The Legislature has passed an operating budget, which is now on its way to Gov. Mike Dunleavy’s desk. Unlike previous years, however, the permanent fund dividend, an annual oil-wealth fund check sent out to eligible Alaskans each October, was not included in the budget.
Now, the Legislature has formed a bicameral working group to continue discussions on how best to move forward with the annual legislative tripwire that is the PFD.
House Speaker Bryce Edgmon, I-Dillingham, appointed House members to the group Tuesday afternoon. Rep. Jennifer Johnston, R-Anchorage, will serve as House chair of the committee with Fairbanks Democratic Rep. Adam Wool, Rep. Jonathan Kreiss-Tomkins, D-Sitka, and Rep. Kelly Merrick, R-Eagle River, joining the group as well.
Some lawmakers want to provide Alaskans with the full $3,000 dividend in accordance with current state statute. Many Fairbanks-area legislators don’t fall into this school of thought, however.
Wool stated he was looking forward to work through different approaches with the other members of the committee.
“I appreciate the House and Senate coming together and creating a task force to look at the formula,” Wool said.
Tuesday, Wool said that he doesn’t support the full $3,000, calling it unsustainable and that he thinks the Legislature needs to change the formula.
“We need to change it so we’re not constantly violating the statute every year,” he said, adding that the issue will certainly take the Legislature into another special session. “It may be right after this one; it may be in a few weeks. But the issue will have to be dealt with before too long.”
Fairbanks Republican Rep. Bart LeBon also doesn’t support a full $3,000 dividend, but said he is unsure what number he feels is reasonable and will wait to decide that until he sees what comes out of the working group.
“I know it’s not $3,000,” LeBon said Tuesday. “The question is, what is a sustainable draw to the permanent fund earnings reserve account long term that protects the corpus so that there is annual growth hopefully above the rate of inflation. That’s what we’ll have to figure out.”
Healy Republican Rep. Dave Talerico said he wasn’t “amazingly comfortable” that the dividend was not included in this year’s operating budget. The District 6 Republican is the only representative of the Fairbanks area to vote against the House passage of the operating budget Sunday.
“I support a full PFD, but I do know that there certainly has been a lot of discussion and we’ve been given a ton of information. We may need to look into changing things as we move forward,” Talerico said, noting he would support a rule that requires any change to the formula to require a vote of the people.
Senate President Cathy Giessel, R-Anchorage, named four members of the Senate to the working group shortly after the Senate approved its formation Monday afternoon. Fairbanks Republican Sen. Click Bishop will serve as Senate chair of group with Sen. Shelley Hughes, R-Palmer, Sen. Donny Olson, D-Golovin, and Sen. Bert Stedman, R-Sitka, serving as the other three members.
Bishop said he hopes the group will be able to gain some additional consensus among legislators.
“It’s my hope that my colleagues and I can find responsible policy recommendations to use permanent fund earnings for the benefit of all Alaskans, with the goal of protecting the entire permanent fund for now and for generations to come,” Bishop said.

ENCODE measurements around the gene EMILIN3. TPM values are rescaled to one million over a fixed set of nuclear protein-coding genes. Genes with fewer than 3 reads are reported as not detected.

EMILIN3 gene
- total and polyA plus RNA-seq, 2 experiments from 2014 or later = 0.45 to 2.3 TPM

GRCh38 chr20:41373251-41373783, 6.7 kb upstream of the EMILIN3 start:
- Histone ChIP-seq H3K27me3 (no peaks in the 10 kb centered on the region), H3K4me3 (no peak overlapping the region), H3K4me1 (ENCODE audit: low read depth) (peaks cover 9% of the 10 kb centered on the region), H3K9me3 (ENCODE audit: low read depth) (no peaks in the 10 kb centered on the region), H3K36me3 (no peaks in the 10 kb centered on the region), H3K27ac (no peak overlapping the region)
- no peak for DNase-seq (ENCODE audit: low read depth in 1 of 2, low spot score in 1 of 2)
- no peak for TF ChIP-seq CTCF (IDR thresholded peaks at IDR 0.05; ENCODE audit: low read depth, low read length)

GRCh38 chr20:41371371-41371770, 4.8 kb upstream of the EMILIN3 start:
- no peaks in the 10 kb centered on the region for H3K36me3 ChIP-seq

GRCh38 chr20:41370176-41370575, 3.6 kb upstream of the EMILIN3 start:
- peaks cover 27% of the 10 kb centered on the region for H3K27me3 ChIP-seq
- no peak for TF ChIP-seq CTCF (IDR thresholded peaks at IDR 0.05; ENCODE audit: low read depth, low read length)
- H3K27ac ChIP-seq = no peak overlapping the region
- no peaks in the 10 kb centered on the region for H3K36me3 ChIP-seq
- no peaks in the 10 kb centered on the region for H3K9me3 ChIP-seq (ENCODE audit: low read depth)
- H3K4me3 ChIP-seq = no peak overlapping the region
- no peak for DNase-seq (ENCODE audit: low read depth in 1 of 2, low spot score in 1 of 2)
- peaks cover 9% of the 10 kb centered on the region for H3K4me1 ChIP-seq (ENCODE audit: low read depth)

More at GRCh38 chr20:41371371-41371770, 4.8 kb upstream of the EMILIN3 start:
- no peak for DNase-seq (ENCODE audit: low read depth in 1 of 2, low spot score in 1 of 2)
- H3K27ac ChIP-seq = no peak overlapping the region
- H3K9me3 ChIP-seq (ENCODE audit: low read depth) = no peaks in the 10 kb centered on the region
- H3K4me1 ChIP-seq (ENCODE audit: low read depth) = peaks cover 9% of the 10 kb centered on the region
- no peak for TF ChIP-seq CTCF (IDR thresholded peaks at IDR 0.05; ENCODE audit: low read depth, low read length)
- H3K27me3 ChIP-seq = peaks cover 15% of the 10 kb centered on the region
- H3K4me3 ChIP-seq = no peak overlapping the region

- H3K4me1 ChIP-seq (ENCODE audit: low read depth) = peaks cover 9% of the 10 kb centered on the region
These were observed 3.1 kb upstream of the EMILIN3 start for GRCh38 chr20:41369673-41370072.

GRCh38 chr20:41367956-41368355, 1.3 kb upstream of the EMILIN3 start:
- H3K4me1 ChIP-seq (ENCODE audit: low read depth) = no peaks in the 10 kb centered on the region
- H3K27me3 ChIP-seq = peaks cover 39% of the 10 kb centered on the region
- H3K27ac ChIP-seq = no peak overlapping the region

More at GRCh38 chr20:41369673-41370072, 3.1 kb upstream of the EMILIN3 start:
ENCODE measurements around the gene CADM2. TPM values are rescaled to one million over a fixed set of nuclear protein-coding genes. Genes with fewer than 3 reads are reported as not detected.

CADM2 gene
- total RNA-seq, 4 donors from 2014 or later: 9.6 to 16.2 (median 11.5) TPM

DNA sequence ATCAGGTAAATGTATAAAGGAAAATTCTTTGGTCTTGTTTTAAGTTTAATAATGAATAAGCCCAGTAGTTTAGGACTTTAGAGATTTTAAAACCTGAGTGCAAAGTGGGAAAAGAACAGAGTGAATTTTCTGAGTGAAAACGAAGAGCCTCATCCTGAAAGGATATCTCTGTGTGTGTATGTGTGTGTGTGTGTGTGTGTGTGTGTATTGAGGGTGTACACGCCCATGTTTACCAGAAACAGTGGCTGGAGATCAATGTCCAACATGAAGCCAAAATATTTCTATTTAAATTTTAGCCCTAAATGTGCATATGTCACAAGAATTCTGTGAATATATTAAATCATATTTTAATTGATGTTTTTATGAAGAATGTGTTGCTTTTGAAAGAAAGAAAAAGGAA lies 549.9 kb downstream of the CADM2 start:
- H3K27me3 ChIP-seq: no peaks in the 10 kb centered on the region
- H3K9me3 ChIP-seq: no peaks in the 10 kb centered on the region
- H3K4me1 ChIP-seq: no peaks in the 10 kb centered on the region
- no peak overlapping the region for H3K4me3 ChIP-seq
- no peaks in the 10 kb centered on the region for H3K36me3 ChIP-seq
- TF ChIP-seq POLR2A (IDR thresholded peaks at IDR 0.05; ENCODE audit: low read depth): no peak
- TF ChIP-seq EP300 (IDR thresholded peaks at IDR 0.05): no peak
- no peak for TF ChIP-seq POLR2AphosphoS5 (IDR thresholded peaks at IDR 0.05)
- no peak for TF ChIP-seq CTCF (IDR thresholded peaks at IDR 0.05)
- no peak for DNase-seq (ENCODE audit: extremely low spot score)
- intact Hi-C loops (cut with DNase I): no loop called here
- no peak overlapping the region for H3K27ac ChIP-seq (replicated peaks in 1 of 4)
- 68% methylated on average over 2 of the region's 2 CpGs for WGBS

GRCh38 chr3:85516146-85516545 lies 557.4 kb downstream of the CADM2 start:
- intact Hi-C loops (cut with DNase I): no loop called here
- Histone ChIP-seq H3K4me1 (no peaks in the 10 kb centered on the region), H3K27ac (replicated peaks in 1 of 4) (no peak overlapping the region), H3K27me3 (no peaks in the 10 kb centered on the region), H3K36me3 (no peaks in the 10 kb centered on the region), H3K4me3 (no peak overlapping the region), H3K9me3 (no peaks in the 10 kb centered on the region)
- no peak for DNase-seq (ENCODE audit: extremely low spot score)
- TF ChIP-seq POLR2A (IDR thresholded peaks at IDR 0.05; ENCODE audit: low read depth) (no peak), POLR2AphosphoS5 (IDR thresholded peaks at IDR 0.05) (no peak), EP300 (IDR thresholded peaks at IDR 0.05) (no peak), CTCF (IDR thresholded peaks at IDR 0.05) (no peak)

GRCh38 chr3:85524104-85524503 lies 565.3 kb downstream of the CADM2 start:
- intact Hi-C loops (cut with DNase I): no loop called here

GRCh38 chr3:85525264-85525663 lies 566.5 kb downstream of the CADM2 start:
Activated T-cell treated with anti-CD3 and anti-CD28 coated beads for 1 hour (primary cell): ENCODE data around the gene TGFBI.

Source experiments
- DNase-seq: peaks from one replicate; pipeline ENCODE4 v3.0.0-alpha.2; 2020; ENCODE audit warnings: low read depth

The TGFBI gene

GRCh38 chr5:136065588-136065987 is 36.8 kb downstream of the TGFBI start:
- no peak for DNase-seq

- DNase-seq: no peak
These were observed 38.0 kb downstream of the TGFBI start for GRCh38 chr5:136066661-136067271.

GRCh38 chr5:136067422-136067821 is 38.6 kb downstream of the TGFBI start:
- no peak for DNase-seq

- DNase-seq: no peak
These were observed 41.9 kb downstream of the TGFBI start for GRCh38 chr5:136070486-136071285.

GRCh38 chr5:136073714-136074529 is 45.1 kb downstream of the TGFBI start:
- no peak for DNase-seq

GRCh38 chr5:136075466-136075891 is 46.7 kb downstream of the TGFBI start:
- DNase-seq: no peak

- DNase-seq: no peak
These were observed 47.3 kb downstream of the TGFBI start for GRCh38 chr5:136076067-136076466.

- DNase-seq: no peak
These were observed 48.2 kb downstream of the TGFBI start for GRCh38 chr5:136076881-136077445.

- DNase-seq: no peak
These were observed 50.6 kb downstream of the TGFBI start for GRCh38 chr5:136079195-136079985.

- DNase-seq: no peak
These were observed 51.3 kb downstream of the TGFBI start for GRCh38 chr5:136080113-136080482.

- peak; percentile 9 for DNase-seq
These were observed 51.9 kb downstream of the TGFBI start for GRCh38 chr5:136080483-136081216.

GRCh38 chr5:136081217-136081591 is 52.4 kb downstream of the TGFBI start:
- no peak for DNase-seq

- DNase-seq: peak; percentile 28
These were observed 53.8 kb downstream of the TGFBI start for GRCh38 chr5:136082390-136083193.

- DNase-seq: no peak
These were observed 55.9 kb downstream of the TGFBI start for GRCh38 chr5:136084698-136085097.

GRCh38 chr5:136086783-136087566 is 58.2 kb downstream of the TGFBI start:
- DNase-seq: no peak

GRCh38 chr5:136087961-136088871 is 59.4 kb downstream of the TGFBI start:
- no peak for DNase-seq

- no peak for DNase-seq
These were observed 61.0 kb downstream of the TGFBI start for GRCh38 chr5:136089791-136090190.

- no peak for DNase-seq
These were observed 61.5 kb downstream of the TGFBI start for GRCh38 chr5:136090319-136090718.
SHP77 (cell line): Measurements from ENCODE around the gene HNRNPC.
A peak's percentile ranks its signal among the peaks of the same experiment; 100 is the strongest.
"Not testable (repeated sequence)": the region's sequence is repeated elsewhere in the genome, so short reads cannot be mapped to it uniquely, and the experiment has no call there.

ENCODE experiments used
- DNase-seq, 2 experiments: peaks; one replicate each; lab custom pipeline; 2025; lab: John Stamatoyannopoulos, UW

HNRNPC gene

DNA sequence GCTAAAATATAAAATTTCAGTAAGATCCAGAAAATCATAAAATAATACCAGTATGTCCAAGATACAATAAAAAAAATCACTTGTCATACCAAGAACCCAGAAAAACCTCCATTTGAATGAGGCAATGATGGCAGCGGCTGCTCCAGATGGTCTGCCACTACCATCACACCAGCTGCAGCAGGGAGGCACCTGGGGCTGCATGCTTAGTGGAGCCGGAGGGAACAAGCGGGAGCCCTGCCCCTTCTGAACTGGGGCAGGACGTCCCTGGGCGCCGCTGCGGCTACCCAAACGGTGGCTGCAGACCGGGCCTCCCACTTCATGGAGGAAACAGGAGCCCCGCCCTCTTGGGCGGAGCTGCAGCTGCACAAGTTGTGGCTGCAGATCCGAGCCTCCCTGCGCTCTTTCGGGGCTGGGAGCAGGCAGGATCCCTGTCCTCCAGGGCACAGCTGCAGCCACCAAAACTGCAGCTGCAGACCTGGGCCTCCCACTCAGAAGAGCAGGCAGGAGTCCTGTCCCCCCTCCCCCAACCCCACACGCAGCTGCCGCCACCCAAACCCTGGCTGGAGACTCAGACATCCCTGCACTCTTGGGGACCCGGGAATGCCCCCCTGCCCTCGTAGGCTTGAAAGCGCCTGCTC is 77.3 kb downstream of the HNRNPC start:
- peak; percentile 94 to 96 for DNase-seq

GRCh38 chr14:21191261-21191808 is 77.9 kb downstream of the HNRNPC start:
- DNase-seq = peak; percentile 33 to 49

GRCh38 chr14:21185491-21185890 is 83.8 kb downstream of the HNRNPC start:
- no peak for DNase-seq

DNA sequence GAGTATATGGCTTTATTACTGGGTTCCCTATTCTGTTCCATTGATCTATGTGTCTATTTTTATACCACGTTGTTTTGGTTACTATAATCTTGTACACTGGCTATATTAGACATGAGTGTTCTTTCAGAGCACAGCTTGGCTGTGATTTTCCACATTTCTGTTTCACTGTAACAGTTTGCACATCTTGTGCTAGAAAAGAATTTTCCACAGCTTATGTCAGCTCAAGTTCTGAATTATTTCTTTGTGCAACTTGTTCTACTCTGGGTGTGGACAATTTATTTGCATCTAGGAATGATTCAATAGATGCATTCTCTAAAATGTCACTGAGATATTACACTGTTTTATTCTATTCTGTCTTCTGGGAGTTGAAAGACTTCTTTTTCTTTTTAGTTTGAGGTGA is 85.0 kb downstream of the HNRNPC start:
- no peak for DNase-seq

The other two Fairbanks-area Senators are split on how the dividend should be handled.
Fairbanks Democratic Sen. Scott Kawasaki was the only Fairbanks area senator to vote against the formation of the working group and has long been a proponent of providing Alaskans with a full dividend.
“The permanent fund dividend is something that people in Fairbanks rely on, for fuel, for health care, for education, for the basics of life,” Kawasaki said earlier in the session.
The District 1 Democrat told the News-Miner on Monday that he wished the dividend had been included in the budget.
For North Pole Republican Sen. John Coghill, who carried the Senate motion to create the working group, making sure there is a dividend moving forward is key, and if that means a slightly smaller dividend in order to ensure longevity of the annual payout, so be it.
“Economically this year, we could pay a full dividend, and I’m willing to do that but only if we figure out a methodology that makes it more sustainable moving forward,” Coghill told the News-Miner on Tuesday, noting he would support a slightly smaller dividend, too. “It would be a shame if we paid the highest dividend possible for a short amount of time and leave nothing for the next generation.”
Coghill noted that throughout the session the House, Senate and the governor have been unable to reach any form of consensus on how to approach the dividend, so, to him, it made sense to reach over to the other body and start a conversation.
“If you’re at an impasse, you have to find something that will figure you forward motion,” Coghill said. “You have to find some way to create communication. This is a way to try to reach across the House and try to work together rather than arguing in our own little corners.”
Coghill did not have a guess on how long the conversation would take but noted that in order for dividend payouts to stay on schedule, the Legislature would need to have a proposal to the governor by mid-August at the latest.
The working group is set to hold its first organizational meeting at 9:30 a.m. Wednesday with another meeting scheduled for the same time the next morning.
Contact staff writer Erin McGroarty at 459-7544. Follow her on Twitter: @FDNMPolitics.